century, which operated roughly a 50-mile line between Toledo and
Detroit. This continued under the GTW with the railroad eventually
obtaining the entire route from Norfolk & Western in 1981 (successor
to the Nickel Plate). Moving forward in 1980 the company further
expanded by obtaining the Detroit, Toledo & Ironton giving it access
to southern Ohio all of the way to the Kentucky border at Ironton (the
GTW, however, quickly abandoned the southern portion of the DT&I
below Washington Courthouse in 1982).
While the Grand Trunk Western Railroad eventually reached into four
U.S. states including Minnesota (between Crookston and Emerson,
Manitoba), Illinois (to Chicago), aforementioned Ohio, and Indiana
(along its route to Chicago) the company was predominantly situated in
Michigan where the bulk of its lines were located. Aside from its
connection to Detroit and main line to Chicago the GTW served Grand
Haven and Muskegon (major carferry points), Grand Rapids, Jackson, Bay
City, Caseville, and Kalamazoo. Most often Midwestern lines like the
Ann Arbor, Green Bay & Western, and Detroit & Mackinac are
associated with providing significant ferry service. However, the GTW
was another player in Lake Michigan operations as well with a fleet of
ferries including the SS Grand Haven, SS City of Milwaukee, SS Milwaukee, SS Grand Rapids, and SS Madison.
As ferry service in general declined through the 1970s the Grand Trunk ended all car movements over Lake Michigan in 1978. Also of importance was the Grand Trunk's passenger operations which provided key services, notably to Detroit and Chicago, for Canadian National's own trains in its home country. Most of the GTW's trains operated between Chicago and Toronto with names including the Maple Leaf, International Limited, Inter-City Limited and LaSalle. At Chicago, the GTW provided service to famed Dearborn Station, which was used by several American railroads including the Santa Fe, C&O, C&EI, Monon, Erie, and Wabash. It also hosted the Mohawk briefly in the late 1960s to serve Detroit and Chicago.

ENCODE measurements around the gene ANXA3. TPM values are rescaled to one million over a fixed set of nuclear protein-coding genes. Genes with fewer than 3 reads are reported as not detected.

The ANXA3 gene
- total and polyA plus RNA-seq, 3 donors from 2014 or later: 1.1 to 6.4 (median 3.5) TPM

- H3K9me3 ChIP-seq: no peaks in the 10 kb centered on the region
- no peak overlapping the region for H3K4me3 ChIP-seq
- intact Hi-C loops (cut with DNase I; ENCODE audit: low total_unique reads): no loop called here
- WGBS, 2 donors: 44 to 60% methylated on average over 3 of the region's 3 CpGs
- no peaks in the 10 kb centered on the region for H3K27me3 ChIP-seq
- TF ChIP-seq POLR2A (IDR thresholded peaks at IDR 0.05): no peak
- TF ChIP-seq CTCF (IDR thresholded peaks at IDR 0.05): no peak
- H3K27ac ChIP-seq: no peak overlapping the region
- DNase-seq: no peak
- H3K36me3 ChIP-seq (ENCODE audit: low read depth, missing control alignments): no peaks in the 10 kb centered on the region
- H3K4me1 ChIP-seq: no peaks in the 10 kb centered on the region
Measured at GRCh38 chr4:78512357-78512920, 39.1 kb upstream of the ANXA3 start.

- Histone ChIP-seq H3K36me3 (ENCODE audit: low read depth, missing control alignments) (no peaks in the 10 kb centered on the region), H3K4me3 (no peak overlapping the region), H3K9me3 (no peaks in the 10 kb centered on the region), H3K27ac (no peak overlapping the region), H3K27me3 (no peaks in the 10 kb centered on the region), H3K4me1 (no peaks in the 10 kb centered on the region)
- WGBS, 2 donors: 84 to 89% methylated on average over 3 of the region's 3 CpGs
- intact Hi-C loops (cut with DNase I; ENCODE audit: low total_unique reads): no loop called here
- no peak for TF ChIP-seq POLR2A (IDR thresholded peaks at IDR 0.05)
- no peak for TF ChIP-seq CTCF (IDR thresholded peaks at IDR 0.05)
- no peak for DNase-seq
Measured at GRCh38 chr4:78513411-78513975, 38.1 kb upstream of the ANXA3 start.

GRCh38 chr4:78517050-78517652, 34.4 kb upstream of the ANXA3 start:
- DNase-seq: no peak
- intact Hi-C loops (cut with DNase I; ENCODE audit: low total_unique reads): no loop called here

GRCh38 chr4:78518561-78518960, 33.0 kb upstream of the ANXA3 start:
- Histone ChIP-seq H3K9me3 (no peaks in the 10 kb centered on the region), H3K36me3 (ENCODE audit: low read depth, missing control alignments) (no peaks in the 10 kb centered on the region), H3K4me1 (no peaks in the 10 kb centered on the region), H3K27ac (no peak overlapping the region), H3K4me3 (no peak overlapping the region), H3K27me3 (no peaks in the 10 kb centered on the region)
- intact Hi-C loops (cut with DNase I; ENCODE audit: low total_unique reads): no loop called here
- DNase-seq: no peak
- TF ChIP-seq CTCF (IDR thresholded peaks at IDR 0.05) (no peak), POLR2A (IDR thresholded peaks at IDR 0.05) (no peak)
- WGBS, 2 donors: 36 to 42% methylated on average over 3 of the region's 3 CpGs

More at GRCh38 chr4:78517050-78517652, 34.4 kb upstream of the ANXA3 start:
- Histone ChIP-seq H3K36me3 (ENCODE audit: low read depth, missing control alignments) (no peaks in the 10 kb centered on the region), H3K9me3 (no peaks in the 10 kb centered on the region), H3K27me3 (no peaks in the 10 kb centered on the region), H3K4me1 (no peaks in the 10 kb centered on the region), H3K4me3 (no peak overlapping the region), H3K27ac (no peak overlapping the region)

While the GTW most often featured a basic CN-inspired livery during the
diesel era briefly and early on it did showcase a beautiful green and
gold livery with a Canadian maple leaf adorning the nose or hood of
units (a paint scheme shared by subsidiaries). However, this attractive design lasted only from the 1950s through the 1960s. From a railfan perspective the GTW is remembered as the last Class
I system to still operate steam locomotives until 1960. After
December, 1991 the GTW quietly disappeared from
the public eye when Canadian National reorganized its U.S. properties, which caused individual paint
schemes to no longer be needed. As a corporate entity the Grand Trunk
Corporation now owns all of the CN's subsidiaries which today includes
the GTW, Wisconsin Central Ltd. (formerly the Duluth, Missabe & Iron
Range and Duluth, Winnipeg & Pacific), Illinois Central, and the
Bessemer & Lake Erie.
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Grand Trunk Western